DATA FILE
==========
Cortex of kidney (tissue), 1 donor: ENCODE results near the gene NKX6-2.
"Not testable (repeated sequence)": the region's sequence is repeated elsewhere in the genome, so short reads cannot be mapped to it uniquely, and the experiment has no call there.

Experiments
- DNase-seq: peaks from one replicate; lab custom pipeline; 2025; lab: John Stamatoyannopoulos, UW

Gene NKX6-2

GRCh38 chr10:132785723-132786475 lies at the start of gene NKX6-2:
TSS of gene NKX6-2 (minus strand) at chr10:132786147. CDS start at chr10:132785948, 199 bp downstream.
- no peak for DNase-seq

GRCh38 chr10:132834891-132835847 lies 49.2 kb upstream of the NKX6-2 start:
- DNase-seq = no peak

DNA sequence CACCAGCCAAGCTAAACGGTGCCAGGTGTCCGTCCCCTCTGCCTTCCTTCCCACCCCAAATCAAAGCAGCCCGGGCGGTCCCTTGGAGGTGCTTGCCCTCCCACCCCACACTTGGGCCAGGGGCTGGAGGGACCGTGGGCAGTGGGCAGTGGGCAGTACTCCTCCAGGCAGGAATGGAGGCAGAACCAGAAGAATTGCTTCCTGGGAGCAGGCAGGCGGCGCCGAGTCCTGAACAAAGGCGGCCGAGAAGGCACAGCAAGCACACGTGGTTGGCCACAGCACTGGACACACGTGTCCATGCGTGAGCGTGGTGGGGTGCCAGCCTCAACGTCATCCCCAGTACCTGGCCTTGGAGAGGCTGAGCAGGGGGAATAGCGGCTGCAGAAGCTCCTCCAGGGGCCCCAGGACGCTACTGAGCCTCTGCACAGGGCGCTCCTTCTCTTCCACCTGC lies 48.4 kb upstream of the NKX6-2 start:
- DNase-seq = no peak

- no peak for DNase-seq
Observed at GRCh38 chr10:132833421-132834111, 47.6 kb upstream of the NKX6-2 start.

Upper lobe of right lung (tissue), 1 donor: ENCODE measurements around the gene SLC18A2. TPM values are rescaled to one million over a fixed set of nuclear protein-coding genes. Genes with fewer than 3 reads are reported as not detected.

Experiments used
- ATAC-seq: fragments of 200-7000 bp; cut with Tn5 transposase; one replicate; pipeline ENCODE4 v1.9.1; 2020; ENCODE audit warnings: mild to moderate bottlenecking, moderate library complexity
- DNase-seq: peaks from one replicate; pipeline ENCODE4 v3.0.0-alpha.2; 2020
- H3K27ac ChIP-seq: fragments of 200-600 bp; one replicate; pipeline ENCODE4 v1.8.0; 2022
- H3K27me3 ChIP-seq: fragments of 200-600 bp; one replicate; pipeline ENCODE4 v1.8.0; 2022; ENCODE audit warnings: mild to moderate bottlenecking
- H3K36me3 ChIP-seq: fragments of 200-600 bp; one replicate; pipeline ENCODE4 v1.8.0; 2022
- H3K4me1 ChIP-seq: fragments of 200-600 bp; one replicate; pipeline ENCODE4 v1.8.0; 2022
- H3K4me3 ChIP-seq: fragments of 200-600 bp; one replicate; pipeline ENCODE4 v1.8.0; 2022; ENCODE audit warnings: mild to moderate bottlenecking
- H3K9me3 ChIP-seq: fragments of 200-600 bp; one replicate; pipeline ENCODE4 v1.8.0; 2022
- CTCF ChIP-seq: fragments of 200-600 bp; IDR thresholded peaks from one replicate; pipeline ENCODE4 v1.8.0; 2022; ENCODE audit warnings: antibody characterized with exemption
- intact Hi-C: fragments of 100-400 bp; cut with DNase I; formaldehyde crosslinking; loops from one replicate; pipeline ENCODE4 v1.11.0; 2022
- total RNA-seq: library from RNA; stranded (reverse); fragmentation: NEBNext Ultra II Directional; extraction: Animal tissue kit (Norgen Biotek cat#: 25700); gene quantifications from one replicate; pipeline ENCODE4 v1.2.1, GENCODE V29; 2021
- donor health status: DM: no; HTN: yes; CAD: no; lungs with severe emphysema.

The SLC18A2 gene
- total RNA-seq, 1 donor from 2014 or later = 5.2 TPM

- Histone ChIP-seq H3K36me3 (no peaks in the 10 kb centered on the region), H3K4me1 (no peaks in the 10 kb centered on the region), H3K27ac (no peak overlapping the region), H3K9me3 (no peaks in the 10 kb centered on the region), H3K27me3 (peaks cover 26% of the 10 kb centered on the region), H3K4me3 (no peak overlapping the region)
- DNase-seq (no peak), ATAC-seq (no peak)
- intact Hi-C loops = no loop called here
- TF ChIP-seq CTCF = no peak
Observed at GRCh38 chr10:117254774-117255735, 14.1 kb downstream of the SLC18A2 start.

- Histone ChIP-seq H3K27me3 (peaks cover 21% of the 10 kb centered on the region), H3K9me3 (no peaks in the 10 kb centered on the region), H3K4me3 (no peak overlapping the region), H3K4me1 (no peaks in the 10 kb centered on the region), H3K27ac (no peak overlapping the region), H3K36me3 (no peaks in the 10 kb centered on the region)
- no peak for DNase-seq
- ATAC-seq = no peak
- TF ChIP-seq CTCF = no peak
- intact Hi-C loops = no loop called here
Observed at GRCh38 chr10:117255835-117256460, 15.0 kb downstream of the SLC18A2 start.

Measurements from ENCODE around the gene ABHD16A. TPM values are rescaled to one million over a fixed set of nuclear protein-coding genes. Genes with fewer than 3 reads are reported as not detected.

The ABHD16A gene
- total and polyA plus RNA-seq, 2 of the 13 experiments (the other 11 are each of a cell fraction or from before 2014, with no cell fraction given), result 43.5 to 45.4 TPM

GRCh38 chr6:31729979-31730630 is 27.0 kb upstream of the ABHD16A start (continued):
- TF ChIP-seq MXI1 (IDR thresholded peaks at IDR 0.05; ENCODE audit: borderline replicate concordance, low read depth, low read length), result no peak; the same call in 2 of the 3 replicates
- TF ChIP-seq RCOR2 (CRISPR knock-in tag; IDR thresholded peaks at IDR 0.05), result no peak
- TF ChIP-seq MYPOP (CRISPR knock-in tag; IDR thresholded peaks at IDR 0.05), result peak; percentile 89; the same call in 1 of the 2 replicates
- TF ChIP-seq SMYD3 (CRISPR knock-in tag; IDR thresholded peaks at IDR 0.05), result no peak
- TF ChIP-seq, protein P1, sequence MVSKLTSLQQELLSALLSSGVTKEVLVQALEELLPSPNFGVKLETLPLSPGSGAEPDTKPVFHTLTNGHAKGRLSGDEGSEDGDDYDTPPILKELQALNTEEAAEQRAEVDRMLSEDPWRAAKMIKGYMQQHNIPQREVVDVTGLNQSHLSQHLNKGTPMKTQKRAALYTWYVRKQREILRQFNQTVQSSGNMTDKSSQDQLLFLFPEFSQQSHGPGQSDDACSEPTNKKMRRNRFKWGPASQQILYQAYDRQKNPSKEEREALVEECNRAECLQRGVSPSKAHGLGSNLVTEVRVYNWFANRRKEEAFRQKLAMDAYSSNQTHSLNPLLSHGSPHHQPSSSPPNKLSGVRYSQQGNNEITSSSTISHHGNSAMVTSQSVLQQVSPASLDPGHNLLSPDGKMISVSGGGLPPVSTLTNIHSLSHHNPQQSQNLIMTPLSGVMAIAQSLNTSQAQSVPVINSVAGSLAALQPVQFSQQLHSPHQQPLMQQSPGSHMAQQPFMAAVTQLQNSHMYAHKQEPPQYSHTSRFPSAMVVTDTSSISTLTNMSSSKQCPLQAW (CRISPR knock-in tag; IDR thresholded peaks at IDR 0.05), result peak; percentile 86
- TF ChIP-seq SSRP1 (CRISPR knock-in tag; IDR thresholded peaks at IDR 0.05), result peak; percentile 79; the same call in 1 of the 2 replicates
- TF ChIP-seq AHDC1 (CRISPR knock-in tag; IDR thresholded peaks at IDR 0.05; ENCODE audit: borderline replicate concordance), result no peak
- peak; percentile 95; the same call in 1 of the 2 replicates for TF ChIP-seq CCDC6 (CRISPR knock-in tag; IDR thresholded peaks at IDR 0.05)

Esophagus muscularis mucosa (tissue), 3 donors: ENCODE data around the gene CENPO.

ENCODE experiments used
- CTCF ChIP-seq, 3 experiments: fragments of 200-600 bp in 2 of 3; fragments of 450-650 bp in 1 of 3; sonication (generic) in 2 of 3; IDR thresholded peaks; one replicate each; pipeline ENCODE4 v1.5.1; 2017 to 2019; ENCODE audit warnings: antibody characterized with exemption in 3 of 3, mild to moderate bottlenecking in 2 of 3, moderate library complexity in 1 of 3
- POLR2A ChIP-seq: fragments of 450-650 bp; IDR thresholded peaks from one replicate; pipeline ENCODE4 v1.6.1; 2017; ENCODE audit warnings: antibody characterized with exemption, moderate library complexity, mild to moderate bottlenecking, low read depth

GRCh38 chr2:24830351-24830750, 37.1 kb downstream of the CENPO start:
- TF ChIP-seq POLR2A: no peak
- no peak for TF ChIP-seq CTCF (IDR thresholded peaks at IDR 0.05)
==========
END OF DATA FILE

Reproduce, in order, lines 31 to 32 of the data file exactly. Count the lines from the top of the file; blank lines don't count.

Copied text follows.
- Histone ChIP-seq H3K36me3 (no peaks in the 10 kb centered on the region), H3K4me1 (no peaks in the 10 kb centered on the region), H3K27ac (no peak overlapping the region), H3K9me3 (no peaks in the 10 kb centered on the region), H3K27me3 (peaks cover 26% of the 10 kb centered on the region), H3K4me3 (no peak overlapping the region)
- DNase-seq (no peak), ATAC-seq (no peak)